In deference to other industries, positioning professional services, especially creative services, is no easy task. Ironically, agencies tasked with doing this very thing for their clients are incredibly hard pressed to make their own businesses stand out. My work with ad agencies, branding firms and design shops has revealed that when they try to do it to themselves, they perform an unsuccessful self-surgery.
This is because most follow a very familiar approach. Agencies go through a linear, pedantic exercise of identifying strengths and weaknesses: they talk about past work, float a tagline (e.g., The Most Creative Creative Agency) and highlight and compare the “brand new” positioning to competitors, more or less after the fact.
Then, they identify a target market they hope will be interested. This leads to tactical communications that cover the website, email newsletter, a breakfast seminar series that ends after two attempts and other generally accepted means of marketing. These agencies then sit back and wait for the phone to ring. But it doesn’t.
Why? Because they made it all about them. They forgot that clients buy for their own reasons, not the agency’s.
Many have taken this approach to illogical extremes. Out of 100 creative agency websites, about 99 will have “About Us” and “Who We Are” as navigation and content. Brochures will be the same. White papers are devoid of real content — half of them talking “about us.” Theses are just thinly veiled sales pitches.
So, creative agencies end up being positioned as the “irrelevant expert.” Instead of “about us,” it should be “about you.” Clients are buying solutions to improve their businesses. Agencies think they are buying “the agency.” It is a subtle, but important point, and that is why positioning creative services is so difficult.
There are three things to remember when branding your agency. First, one unique differentiator is elusive. Everyone struggles to get that beautiful positioning, succinct statement and cocktail-party explanation of what they do, but what makes anything unique is actually a mix of attributes, talents and accomplishments. So, while it’s great to be clear and concise, I never recommend oversimplifying or dumbing down the complexity and value of what you provide.
The second point to note is about drive and direction. Many of my clients start off conversations with tactical queries. Should I be on Facebook? Are print brochures still relevant? Or, they want to pen the most elaborate and expensive marketing program untethered from the business strategy. Those who actually win at marketing demonstrate a constancy of purpose that allows flexibility in strategy and tactics. I borrowed that phrase from Benjamin Disraeli who said, “The secret of success is constancy of purpose.”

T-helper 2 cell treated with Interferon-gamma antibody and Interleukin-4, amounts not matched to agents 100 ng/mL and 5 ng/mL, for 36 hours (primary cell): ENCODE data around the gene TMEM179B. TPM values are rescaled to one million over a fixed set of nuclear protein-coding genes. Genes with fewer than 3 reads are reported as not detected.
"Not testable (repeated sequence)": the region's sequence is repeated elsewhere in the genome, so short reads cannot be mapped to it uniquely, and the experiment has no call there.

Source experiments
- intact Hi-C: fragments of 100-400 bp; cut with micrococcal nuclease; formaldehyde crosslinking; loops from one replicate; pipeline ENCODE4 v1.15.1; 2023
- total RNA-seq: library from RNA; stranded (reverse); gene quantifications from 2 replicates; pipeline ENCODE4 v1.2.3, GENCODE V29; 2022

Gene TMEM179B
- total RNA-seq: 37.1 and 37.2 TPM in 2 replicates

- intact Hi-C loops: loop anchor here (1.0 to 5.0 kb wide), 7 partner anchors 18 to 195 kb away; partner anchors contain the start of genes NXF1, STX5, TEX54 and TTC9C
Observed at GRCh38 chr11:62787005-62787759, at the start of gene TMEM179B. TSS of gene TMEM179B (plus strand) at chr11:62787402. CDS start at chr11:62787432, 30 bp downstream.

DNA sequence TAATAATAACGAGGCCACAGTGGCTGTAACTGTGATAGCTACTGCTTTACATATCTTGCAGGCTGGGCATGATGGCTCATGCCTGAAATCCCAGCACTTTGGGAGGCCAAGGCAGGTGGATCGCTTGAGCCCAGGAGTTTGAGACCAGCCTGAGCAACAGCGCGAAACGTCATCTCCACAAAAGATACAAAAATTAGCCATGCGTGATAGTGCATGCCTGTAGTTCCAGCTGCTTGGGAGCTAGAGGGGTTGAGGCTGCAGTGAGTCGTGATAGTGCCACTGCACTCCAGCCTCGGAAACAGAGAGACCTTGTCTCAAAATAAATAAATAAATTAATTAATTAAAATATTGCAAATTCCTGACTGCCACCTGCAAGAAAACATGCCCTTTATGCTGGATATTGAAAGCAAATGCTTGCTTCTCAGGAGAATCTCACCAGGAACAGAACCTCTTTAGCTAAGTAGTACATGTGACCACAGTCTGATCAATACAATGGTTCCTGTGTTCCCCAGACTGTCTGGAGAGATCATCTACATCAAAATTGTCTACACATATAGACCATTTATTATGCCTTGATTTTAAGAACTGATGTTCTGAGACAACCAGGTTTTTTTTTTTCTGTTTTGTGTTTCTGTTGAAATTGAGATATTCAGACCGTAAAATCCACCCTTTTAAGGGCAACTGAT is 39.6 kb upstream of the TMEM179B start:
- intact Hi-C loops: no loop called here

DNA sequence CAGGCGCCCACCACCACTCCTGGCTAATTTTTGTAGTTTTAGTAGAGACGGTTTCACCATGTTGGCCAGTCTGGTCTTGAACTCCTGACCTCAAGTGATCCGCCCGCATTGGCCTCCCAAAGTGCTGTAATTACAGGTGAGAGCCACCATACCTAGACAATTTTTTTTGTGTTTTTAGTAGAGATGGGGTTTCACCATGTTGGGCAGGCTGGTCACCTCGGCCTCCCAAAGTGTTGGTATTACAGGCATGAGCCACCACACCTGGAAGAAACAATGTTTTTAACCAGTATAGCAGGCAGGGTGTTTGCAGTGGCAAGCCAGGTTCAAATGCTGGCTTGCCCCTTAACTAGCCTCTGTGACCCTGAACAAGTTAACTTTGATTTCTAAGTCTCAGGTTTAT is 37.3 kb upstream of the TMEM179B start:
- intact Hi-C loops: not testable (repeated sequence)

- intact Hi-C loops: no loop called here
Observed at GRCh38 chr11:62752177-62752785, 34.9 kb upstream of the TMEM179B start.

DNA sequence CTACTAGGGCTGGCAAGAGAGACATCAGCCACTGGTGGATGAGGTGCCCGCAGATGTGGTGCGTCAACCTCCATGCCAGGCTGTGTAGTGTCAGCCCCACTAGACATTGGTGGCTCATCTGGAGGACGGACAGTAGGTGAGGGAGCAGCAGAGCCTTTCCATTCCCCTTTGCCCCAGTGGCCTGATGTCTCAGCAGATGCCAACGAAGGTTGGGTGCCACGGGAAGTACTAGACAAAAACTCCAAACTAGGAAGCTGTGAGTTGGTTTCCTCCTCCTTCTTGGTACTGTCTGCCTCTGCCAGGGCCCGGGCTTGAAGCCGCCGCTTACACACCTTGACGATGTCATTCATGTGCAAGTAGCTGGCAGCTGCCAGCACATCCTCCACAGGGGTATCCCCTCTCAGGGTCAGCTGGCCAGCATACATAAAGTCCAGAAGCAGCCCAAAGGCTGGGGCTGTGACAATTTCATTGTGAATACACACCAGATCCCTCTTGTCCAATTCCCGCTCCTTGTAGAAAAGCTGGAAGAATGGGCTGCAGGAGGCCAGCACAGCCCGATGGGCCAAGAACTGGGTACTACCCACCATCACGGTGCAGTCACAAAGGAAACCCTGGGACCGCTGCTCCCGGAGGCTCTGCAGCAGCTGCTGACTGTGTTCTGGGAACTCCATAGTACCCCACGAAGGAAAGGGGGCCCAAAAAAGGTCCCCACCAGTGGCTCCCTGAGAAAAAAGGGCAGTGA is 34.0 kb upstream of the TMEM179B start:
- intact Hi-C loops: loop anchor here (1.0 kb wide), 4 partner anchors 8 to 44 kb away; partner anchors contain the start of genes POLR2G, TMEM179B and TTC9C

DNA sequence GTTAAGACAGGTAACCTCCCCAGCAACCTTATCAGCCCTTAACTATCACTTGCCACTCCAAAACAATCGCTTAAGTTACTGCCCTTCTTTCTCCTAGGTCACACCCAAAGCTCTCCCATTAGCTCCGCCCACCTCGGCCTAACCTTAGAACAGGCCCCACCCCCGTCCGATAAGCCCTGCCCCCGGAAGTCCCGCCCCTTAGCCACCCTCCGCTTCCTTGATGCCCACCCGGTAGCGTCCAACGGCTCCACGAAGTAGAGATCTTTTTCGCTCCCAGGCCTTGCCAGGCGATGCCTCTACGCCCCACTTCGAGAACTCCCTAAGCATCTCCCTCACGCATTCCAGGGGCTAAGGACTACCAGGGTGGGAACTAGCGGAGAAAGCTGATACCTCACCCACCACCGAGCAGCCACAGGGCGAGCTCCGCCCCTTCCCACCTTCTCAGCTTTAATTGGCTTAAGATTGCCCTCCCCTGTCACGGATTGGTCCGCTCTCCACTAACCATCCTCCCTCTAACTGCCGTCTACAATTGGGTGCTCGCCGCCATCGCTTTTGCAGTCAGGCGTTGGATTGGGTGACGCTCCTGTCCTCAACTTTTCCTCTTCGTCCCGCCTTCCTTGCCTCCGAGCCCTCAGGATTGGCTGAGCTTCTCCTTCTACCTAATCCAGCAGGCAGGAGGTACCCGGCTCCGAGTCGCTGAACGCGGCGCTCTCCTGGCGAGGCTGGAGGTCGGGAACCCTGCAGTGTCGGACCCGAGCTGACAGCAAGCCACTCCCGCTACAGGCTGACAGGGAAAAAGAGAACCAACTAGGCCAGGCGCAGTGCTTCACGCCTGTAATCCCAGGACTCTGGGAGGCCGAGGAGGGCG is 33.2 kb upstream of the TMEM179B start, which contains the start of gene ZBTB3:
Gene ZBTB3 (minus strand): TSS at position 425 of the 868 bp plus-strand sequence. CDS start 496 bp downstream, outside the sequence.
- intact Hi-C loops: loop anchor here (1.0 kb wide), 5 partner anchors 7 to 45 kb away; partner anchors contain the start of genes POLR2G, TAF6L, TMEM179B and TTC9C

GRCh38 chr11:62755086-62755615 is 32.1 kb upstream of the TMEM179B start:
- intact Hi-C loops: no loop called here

I have seen this expressed another way by Andrew Rolfe of the quick-service food shop, Pret A Manger. “We're not concerned about having consistency of brand so much as about a constancy of purpose that flows throughout the whole organization,” Rolfe says. “It doesn't actually matter what we write on the napkins or say through advertising. All that matters is that when you go into a Pret shop you get that set of experiences that describes Pret.”
And lastly, nothing is static. Brands are never fully built. Marketing is an ongoing experiment meant to anticipate and satisfy the goals and objectives of our clients. So, how you position and market your agency is the truest demonstration of your abilities (no pressure!). Your positioning and marketing needs to express relevance, establish credibility and highlight differentiators.
In determining this, remember again that it is not about you — it is about your clients. It is all about the problems you can solve for them. Professional and creative services took a wrong turn in the ’70s when management consultants became rock stars, creative directors became divas, designers became brands and lawyers became celebrities. Focusing on the client became subservient to the idea that they needed us more than we needed them, and that has never been the case.
To stand out, ask yourself these questions:
1. What problem are you trying to solve? (difference and relevance)
2. Who wants or needs our solution? (desired clients)
3. How do they like to be engaged? (communication and engagement planning)
This is simply hard stuff. Each question produces a bunch more, but this is where it starts. Remember, your brand is not static, and it is never fully built. Enjoy the ride, have fun with it and experiment with confidence.
Download the full paper on this subject here.